Sitting on its Laurels

Apple is certainly not going to sit on $60 billion (tangible assets as of 03/2011). Currently I can think of a few things that the company is doing with this cash:

  • A data center was just built for the its new iCloud service, which estimated at $1 billion to build (and probably $1 million, at least, to maintain for every day it is “on”)
  • Steve Jobs just pitched the idea for his new company HQ in Cupertino, which is definitely a pretty penny to build. Imagine having to erect the entire underground into parking, planting hundreds of trees, and using large glass panels for your windows.
  • Apple has entered the chip manufacturing business in the past years, and will continue to ramp up the efforts to produce A6 and beyond chips for its line of devices, which may include MacBooks someday.

Aside from these expenditures, Apple also has several products in its pipeline, most of which are not even known to anyone past the C’s of the company. These products will require several new initiatives in research, manufacturing and distribution. For example, it is not far fetched to suggest the iPhone 6 will be a world phone that will need to be produced 20+ times to meet consumer demand. Cheaper manufacturing processes along with ramped up scrutiny in the company’s value chain are both necessary to the company’s continued success. One of the best ways to have success is to buy it: people, companies, factories, whatever it takes.

Horace Dediu, from the Critical Path:

What’s really not good enough about Apple today is they cannot meet demand… if they can solve this production issue, I think that would be a very big win.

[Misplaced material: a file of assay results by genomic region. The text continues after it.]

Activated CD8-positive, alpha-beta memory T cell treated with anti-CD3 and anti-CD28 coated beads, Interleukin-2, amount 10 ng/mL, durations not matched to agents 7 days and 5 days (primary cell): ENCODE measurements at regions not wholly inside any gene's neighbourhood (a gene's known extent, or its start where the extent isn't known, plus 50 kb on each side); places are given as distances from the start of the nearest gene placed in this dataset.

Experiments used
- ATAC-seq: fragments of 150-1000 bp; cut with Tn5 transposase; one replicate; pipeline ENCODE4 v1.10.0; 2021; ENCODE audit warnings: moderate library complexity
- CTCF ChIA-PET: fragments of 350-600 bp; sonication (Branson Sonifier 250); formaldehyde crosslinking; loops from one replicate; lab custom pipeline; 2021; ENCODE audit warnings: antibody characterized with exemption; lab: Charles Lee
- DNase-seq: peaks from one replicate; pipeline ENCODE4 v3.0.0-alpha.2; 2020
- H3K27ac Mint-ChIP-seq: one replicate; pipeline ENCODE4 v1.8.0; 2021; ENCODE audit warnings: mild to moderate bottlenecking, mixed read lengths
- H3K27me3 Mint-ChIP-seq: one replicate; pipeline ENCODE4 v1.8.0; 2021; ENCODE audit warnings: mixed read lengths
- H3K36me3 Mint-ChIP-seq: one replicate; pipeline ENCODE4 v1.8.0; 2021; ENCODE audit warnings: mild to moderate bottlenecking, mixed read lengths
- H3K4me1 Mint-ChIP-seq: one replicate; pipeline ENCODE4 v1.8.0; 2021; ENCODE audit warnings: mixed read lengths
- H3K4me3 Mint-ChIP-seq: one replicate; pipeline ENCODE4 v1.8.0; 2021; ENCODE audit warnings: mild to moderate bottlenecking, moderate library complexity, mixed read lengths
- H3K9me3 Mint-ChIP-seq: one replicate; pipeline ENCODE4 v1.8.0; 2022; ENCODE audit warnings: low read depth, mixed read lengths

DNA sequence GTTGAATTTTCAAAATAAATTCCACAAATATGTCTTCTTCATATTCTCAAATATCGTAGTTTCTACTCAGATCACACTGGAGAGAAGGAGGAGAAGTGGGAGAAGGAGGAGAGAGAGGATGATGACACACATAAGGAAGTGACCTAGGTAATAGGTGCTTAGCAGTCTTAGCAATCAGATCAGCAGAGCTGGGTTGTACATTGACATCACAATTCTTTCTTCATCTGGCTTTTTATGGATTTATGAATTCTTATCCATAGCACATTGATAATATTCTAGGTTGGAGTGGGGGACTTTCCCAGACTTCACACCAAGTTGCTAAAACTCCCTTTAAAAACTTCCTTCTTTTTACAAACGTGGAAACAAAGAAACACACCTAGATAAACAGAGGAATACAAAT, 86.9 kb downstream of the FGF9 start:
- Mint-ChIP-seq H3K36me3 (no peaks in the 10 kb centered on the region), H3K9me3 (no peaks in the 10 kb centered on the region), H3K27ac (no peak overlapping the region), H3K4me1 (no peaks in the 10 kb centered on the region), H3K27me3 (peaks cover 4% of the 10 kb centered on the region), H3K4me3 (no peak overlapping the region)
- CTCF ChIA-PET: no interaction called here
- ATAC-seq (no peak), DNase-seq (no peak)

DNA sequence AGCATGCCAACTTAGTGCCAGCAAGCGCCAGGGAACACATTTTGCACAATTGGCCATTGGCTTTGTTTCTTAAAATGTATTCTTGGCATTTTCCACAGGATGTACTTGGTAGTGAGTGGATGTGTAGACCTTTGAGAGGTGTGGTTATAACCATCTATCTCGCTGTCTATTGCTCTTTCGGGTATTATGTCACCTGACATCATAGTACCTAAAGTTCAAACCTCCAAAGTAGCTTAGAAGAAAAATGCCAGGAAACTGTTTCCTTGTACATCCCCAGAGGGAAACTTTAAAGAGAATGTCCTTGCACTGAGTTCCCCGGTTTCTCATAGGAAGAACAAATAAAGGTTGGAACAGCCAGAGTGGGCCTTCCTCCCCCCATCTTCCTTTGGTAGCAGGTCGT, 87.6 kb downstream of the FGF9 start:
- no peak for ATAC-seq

As Dediu remarks, Apple has not lost its core business. Unlike Microsoft and other companies, Apple’s products and vision have not deterred and does not seem to show signs of seizing. So, instead of looking at other ventures (like the TV business), the company should go back and improve internal capabilities like manufacturing and distribution.

It is not a bad thing to sit on cash, and a company could do so for numerous reasons. Both Google and Microsoft have about the same number of tangible assets. Google is building new products around its core business while Microsoft has tried to make acquisitions to expand its core business. The difference between the two companies is how their decisions have paid off. One company knows that its value is still high when they stick to their original ideas, while the other company knows that the value of their original product is not as high. Google can continue to use the money it has to expand its other business ventures, while Microsoft can use its money to go back to a clean slate and re-invent their original vision. Apple seems to sit in between: they understand their core competencies and continue to grow them as such, but they also know that success comes with continued innovation and imagination. The cash Apple sits on, while growing, is likely to be reinvested into what they know and to be spent on future businesses they do not know much about.

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